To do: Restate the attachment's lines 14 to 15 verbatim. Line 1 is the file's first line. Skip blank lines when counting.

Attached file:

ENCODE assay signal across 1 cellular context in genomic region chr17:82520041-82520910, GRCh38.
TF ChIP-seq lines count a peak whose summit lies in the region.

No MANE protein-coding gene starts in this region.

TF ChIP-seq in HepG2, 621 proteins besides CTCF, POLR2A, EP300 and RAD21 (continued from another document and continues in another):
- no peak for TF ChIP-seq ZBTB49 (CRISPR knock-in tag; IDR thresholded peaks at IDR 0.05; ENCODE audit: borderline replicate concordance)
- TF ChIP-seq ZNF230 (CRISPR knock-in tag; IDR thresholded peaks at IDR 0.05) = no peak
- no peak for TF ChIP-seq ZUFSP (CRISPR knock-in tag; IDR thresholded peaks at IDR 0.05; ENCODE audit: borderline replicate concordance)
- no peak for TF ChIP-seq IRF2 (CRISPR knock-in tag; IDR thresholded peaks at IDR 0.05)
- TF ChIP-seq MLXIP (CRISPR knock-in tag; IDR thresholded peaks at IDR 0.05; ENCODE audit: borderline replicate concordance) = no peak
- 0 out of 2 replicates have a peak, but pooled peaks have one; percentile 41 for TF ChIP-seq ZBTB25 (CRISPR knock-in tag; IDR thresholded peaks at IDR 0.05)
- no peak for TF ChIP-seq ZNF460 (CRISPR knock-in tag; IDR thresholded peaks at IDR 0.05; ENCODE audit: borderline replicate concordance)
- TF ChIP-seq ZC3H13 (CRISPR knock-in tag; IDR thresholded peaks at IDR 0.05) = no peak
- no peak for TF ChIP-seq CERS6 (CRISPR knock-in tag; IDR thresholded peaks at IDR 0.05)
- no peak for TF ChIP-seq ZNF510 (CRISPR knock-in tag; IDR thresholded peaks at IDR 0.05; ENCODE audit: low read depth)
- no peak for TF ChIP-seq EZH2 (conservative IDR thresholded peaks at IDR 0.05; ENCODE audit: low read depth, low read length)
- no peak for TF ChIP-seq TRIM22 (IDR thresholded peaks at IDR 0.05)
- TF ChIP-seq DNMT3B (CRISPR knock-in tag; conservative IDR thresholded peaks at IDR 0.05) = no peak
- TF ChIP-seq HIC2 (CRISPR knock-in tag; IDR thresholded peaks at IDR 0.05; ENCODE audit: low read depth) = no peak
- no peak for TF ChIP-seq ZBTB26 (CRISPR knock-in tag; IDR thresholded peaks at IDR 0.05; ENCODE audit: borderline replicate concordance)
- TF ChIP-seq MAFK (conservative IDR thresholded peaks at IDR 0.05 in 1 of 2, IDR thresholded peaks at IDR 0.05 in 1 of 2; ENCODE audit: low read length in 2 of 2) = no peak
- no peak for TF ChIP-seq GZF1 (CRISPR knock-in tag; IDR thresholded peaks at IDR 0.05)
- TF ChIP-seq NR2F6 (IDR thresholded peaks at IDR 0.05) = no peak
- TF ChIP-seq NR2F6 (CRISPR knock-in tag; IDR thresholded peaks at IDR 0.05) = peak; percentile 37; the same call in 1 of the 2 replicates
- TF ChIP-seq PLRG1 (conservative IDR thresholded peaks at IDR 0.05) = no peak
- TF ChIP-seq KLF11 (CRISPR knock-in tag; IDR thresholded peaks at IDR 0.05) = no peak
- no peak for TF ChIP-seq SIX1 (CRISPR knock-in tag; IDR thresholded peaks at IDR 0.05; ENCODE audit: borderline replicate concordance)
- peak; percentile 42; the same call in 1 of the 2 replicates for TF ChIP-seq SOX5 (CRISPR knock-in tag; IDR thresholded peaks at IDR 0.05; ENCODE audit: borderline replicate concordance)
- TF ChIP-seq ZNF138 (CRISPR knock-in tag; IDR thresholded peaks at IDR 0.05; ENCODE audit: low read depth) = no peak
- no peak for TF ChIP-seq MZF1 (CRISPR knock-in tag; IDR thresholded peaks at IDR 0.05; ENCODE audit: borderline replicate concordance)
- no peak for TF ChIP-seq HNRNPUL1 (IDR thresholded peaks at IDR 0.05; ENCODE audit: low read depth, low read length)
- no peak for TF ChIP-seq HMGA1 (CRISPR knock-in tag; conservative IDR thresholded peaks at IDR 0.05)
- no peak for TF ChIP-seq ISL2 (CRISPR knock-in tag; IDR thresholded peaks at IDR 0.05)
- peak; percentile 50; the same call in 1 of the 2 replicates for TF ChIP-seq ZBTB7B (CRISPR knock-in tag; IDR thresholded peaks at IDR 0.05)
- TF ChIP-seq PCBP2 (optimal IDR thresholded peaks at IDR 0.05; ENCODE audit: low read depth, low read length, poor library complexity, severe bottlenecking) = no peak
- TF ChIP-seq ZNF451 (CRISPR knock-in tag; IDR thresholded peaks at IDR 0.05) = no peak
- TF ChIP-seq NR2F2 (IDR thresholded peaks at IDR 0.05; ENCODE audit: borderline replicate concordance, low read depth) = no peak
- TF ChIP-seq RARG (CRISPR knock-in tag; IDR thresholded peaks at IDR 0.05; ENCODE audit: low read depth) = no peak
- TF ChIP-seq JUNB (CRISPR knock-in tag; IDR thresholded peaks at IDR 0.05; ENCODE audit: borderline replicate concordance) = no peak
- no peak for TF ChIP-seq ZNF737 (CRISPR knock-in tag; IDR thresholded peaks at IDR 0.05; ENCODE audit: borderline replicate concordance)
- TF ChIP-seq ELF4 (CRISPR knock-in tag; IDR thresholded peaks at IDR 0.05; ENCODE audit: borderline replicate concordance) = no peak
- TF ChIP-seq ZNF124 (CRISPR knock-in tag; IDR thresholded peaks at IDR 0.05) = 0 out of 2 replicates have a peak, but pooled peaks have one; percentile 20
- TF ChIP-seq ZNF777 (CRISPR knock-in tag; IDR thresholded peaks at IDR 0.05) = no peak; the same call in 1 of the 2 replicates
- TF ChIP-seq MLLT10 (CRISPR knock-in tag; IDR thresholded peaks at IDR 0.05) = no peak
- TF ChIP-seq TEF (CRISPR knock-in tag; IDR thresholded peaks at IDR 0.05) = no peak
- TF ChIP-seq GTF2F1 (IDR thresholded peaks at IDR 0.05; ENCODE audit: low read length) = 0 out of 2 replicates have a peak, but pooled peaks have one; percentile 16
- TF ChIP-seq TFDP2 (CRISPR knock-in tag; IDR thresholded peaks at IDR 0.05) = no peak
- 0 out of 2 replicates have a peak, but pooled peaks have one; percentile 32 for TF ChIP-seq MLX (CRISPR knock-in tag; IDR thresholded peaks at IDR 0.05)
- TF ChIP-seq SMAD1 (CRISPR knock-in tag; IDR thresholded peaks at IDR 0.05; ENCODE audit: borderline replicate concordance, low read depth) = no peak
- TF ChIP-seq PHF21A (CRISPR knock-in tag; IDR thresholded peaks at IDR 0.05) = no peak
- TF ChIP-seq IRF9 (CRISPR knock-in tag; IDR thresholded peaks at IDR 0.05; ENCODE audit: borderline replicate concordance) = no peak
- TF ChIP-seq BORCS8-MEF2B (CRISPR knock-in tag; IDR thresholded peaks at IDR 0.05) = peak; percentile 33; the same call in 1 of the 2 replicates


- no peak for TF ChIP-seq ZNF510 (CRISPR knock-in tag; IDR thresholded peaks at IDR 0.05; ENCODE audit: low read depth)
- no peak for TF ChIP-seq EZH2 (conservative IDR thresholded peaks at IDR 0.05; ENCODE audit: low read depth, low read length)